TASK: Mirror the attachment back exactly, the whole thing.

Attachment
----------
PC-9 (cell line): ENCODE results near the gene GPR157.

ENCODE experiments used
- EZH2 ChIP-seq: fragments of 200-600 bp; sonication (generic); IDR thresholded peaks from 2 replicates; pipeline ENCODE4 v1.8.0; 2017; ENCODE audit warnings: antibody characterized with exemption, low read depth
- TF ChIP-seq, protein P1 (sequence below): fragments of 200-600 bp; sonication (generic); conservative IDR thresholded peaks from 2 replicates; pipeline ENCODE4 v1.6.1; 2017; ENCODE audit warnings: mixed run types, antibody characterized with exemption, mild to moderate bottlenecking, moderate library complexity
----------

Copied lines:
PC-9 (cell line): ENCODE results near the gene GPR157.

ENCODE experiments used
- EZH2 ChIP-seq: fragments of 200-600 bp; sonication (generic); IDR thresholded peaks from 2 replicates; pipeline ENCODE4 v1.8.0; 2017; ENCODE audit warnings: antibody characterized with exemption, low read depth
- TF ChIP-seq, protein P1 (sequence below): fragments of 200-600 bp; sonication (generic); conservative IDR thresholded peaks from 2 replicates; pipeline ENCODE4 v1.6.1; 2017; ENCODE audit warnings: mixed run types, antibody characterized with exemption, mild to moderate bottlenecking, moderate library complexity